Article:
How To: Conduct a Member Promotion
How To: Conduct a Member Promotion
When developing a new work item or forming a new committee/subcommittee, it can be helpful to connect with stakeholders who may have an interest in the topic. The previous installment of this column highlighted several ways to promote new activities. Here, we focus on member promotions to engage new parties in your work.
A member promotion will reach out to a broad audience, encouraging additional participants to contribute. Promotions can target specific groups, such as standards buyers and attendees of ASTM International courses, making use of eCards and mailings to share information about upcoming events and invite people to become involved. In the future, promotions will expand to include social media campaigns.
This resource can bring a diversity of voices into the conversation, ensuring many different perspectives are represented in the process. Promotions also spread an awareness of ASTM International’s mission and the fact that anyone can offer value to the consensus process, planting the seed for people who potentially have not considered involving themselves with standards development.
To run a member promotion, your staff manager will coordinate with ASTM’s Ileane Smith, manager of member promotion and academic outreach, who develops robust and creative strategies for a given project. Promotions make use of press releases, SN articles, and other resources, drawing on available materials and working to understand the interest people may have in a topic.
Regardless of the subject matter, member promotions have the potential to expand your audience. It is possible to channel interest in related standards and industries, finding current members who may share an overlapping interest but are not already engaged with the topic. It can also be effective to use a member promotion to address specific committee needs, finding producers, users, or other parties who will bring their own knowledge and experience to the table.
Ultimately, member promotions are a key way of increasing reach and building connections, both with individuals who are already involved with standards development and those who have a unique perspective to add to the conversation.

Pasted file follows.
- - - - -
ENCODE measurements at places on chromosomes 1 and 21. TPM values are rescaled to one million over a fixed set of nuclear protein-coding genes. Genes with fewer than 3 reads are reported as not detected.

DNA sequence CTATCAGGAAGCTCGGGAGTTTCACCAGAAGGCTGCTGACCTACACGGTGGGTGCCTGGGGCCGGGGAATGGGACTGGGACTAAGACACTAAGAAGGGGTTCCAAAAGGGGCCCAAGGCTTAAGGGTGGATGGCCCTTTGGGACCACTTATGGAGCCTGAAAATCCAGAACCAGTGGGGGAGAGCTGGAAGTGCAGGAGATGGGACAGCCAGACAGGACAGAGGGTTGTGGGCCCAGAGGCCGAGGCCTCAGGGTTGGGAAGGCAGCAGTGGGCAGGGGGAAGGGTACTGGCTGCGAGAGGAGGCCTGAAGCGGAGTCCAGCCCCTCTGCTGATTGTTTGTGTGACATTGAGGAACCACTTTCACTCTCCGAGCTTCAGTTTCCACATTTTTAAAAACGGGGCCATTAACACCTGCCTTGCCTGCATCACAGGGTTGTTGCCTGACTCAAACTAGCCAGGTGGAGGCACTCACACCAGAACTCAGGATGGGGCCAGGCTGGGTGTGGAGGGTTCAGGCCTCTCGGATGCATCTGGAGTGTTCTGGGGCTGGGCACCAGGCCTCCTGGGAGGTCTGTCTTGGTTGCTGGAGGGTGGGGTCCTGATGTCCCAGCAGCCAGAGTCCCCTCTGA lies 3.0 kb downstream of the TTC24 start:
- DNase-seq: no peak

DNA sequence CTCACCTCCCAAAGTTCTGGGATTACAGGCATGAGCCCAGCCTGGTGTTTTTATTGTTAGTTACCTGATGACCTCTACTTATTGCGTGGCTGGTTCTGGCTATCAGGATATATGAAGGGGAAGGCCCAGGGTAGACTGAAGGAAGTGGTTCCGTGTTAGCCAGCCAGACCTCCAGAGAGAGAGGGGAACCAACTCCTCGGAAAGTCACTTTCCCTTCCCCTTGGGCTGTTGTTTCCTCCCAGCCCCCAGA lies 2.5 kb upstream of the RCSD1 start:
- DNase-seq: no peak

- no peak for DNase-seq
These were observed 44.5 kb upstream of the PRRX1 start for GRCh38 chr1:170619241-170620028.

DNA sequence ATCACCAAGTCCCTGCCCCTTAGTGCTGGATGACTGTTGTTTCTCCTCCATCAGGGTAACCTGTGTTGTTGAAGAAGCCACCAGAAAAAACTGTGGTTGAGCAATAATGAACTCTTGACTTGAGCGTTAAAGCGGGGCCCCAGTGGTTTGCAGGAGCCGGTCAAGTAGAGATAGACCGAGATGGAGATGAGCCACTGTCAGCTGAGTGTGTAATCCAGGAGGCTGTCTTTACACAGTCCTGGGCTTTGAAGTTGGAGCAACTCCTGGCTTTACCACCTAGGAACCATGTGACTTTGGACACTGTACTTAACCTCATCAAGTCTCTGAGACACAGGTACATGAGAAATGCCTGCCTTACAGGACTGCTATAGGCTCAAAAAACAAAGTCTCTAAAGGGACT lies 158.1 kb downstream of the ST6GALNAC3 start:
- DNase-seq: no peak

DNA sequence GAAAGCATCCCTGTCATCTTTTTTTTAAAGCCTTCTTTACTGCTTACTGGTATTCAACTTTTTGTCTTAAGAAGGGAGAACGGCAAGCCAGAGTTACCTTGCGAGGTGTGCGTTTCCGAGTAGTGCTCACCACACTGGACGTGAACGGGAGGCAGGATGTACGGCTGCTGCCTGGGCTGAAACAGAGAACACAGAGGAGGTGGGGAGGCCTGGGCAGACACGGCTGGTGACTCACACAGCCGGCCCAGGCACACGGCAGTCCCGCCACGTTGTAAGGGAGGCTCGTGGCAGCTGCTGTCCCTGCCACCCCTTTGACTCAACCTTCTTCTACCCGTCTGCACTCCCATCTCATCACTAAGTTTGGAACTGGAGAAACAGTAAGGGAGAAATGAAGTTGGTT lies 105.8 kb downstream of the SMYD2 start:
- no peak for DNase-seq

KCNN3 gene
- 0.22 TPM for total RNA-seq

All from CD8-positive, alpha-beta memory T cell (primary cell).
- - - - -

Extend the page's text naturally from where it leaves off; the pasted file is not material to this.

Regulations Governing ASTM Technical Committees outlines procedures related to official and non-official votes.
6.1.1 official vote, n — in a committee or subcommittee, one cast by an official voting member on a ballot or motion, and that is used for calculating the numerical voting requirements of these regulations.
6.1.2 voting interest, n — an organization, a subsidiary of an organization, or an unassociated individual member having a distinctly separate interest from any other interest with regard to the scope of a committee or subcommittee.
Discussion — Committees are encouraged to further clarify voting interest in their bylaws, where appropriate.
6.1.3 subsidiary, n — of an organization, an operational unit that functions in a nearly autonomous fashion.
Discussion — Examples are the research or marketing departments of a corporation; different branches of a university; the production or manufacturing committees of an association; the various agencies in either state or federal governments.
6.1.4 official voting member, n — of a committee or subcommittee, a member who has the official vote on ballots and motions concerned with ASTM standards.
6.1.5 non-official voting member, n — of a committee or subcommittee, a member whose votes and comments on all ballots or motions shall be fully considered, but whose votes are not included in the calculation of the numerical voting requirements for standards.
6.2 Voting Privileges — Every ASTM member is entitled to vote on all Society Review items as well as on each ballot of a main committee and subcommittee to which the member belongs. All negatives and comments received from all ballot returns, including those from non-official voting members, shall be considered in accordance with these regulations. ■